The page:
16 January 2009

Rae Armantrout

[from Rae Armantrout's Up to Speed, Wesleyan, 2004]


A new season
sweeps across the merchandise.

Paper products suggest harvest,
then fear of the dark.

Rows of palms
in stanchions

having little stake
in matter.

They flap their fronds weakly
as we revolve.


Is it true we deserve
any blow
we fail to anticipate?

A shadow traveling down a wall

is a maternal hand

while a maternal hand
is lavender-suffusing

and dusk itself,
a great tissue
of lies,

suffused with blood.


Three things are placed
in safety

on a created plane:

and the stop-gap palms
bellwether palms


with the transparent
of the nonexistent

fatalistic nomads
we half-dreamed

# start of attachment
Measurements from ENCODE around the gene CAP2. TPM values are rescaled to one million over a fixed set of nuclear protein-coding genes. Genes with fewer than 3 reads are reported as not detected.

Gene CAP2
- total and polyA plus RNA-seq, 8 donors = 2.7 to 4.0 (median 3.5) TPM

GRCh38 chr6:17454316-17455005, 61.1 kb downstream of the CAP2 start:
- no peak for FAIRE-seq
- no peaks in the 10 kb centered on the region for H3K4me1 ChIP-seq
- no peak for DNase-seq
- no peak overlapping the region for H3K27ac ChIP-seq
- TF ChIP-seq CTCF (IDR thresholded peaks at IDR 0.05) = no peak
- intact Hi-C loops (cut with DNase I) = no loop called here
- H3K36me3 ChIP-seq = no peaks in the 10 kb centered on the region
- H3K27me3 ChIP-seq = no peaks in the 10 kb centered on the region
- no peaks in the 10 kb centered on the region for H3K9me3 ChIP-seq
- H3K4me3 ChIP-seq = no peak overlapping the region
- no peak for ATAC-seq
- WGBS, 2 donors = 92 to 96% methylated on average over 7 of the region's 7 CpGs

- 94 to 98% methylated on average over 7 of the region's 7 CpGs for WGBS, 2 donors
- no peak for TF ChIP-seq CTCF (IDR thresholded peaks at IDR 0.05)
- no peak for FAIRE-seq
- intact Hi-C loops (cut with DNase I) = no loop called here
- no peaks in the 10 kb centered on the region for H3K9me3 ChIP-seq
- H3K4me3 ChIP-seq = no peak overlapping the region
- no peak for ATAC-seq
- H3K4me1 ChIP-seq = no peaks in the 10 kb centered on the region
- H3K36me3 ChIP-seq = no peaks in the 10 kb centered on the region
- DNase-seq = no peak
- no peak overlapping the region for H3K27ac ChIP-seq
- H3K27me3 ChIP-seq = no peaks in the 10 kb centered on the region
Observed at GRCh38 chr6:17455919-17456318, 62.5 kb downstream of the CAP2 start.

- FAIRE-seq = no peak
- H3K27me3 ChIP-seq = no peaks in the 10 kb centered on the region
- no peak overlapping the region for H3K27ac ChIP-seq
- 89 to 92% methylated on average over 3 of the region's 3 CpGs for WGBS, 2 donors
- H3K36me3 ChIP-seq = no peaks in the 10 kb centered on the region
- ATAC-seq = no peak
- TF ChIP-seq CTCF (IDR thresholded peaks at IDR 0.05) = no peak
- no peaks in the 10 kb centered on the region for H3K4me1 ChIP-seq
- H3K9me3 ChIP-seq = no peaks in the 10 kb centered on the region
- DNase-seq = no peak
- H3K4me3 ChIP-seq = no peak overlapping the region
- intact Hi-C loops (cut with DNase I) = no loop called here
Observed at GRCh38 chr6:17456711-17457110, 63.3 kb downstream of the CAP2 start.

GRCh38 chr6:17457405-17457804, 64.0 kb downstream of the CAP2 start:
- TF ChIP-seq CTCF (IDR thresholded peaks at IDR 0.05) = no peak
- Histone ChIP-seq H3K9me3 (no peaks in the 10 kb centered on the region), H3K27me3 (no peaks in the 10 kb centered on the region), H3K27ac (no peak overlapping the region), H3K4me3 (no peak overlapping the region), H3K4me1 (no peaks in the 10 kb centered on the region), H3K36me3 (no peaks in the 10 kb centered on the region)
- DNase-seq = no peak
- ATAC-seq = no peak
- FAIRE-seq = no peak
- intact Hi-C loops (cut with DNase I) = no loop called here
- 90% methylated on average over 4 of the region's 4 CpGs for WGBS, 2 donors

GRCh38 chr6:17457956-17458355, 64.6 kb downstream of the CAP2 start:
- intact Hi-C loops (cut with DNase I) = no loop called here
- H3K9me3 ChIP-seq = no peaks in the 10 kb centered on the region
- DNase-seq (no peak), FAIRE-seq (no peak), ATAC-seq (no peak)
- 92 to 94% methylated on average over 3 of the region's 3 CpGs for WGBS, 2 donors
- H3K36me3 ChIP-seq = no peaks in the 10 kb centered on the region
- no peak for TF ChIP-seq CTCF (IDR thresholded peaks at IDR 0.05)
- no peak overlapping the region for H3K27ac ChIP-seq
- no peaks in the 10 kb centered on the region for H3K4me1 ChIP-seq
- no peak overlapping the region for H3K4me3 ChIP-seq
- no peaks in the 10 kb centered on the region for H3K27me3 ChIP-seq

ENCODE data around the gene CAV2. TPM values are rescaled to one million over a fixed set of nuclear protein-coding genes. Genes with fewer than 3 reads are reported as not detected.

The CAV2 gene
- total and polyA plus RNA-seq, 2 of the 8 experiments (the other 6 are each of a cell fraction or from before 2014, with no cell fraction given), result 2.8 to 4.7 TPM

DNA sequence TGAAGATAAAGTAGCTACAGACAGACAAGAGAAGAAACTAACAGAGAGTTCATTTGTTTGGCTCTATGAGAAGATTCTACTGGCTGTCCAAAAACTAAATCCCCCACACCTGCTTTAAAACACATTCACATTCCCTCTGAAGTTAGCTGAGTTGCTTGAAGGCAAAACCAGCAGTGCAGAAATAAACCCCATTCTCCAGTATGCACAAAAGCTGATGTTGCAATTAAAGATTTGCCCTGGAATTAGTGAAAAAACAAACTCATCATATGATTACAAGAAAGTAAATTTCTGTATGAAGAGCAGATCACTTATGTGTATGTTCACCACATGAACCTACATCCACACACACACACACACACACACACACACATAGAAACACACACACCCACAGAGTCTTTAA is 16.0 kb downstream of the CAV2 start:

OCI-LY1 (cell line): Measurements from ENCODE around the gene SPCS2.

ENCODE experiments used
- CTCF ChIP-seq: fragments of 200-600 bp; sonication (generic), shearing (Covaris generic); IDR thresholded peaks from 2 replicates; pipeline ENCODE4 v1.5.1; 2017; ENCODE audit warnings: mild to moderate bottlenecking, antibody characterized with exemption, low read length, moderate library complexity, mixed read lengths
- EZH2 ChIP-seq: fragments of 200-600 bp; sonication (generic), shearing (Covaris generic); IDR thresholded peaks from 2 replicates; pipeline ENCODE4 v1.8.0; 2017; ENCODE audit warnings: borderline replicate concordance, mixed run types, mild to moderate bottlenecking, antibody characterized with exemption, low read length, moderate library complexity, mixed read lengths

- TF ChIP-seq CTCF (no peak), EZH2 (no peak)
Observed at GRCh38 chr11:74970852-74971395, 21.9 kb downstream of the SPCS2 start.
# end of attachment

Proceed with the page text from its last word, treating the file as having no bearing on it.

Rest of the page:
of being

En Route

We've re-authorized silence
as a bridge
between two notes --

so that we're always
"about to" or
"have just."


So that a magic school bus
through a haunted museum.


A small boy
stops his ears with both hands

then spreads his arms wide,

covers his eyes
then flings his hands apart

like a performer concluding a set.

"What does a cat say?"
his mother asks.

Up to Speed (Wesleyan Poetry)

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